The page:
The above image is one that many users might have come across along their travels on the Internet when using Google Chrome. If you're lucky enough to not have seen it, this is the warning that Google Chrome will offer up to users when they're about to head to a website that is known to be dangerous or unsafe. For the most part, this warning applies to known phishing scams, an unsafe certificate or a malware report, but Google is taking things further, and finally doing something about those fake download buttons and other deceptive banners and links that are often found in less-than-wholesome parts of the Internet.
Over on their Webmaster Central blog, Google lists a number of different examples that this new change will apply to. The fake download buttons and warnings about an outdated Flash player or media player are exactly the sort of things that fall under Google's new attack on "Social Engineering" hacks, and it's nice to see Google shine on a light on things like this, and more importantly protect those that might come across these sort of things. We can't help but feel like Google is a little late to the party on this one however, as these fake buttons and links have been around for a long time now. Still, it's nice to see Google use such strong language in their blog post, and this could lead to a significant drop in the amount of people getting fooled by these, especially given the amount of people that are using Google Chrome all over the world.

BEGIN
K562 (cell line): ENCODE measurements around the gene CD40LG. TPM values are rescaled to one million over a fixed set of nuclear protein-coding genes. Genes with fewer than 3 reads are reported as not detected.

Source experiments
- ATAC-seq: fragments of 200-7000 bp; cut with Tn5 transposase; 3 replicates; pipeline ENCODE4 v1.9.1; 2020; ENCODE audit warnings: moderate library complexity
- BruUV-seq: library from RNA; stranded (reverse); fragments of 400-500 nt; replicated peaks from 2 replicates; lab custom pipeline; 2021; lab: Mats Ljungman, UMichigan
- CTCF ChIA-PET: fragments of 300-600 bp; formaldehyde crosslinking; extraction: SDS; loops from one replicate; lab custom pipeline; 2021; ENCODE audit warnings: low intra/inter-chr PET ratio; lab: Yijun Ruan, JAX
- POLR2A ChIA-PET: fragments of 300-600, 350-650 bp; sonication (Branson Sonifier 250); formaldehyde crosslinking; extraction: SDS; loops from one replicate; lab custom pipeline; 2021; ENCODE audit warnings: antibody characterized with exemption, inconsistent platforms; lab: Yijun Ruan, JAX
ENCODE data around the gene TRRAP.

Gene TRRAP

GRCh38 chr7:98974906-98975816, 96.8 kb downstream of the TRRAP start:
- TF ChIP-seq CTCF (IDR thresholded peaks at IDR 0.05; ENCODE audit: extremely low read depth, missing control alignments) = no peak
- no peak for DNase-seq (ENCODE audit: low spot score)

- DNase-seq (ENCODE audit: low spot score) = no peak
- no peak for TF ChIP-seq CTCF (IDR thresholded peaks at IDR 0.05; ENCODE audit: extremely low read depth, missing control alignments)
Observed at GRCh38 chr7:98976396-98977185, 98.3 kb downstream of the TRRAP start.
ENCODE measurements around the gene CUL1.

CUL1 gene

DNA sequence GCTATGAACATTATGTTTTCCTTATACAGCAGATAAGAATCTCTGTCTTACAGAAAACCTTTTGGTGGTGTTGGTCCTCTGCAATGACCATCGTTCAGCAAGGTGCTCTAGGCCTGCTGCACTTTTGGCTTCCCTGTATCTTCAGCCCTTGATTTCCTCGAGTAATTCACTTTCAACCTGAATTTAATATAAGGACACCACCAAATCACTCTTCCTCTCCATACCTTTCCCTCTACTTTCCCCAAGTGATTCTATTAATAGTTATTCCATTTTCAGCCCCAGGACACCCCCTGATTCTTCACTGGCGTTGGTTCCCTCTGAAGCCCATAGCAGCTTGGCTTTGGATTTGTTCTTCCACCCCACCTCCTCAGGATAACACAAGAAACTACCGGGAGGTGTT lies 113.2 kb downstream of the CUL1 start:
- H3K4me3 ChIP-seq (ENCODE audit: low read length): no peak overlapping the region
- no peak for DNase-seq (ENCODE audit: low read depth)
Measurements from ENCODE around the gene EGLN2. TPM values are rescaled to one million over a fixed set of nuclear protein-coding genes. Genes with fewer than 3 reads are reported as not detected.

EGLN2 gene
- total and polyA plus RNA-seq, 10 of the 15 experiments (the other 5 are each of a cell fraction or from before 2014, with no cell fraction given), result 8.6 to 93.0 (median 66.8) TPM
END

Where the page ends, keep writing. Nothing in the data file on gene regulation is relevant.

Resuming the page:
Google outlines the sort of things that it thinks are deceptive content as something that "pretends to act, or look and feel, like a trusted entity" or that tries "to trick you into doing something you'd only do for a trusted entity". These sorts of things are more often than not scams to either send someone down a rabbit hole by clicking the wrong download button or get them to give up some of their personal information. Regardless of which it is, Google has had enough, and is doing something about it, which can only be good news for the rest of us.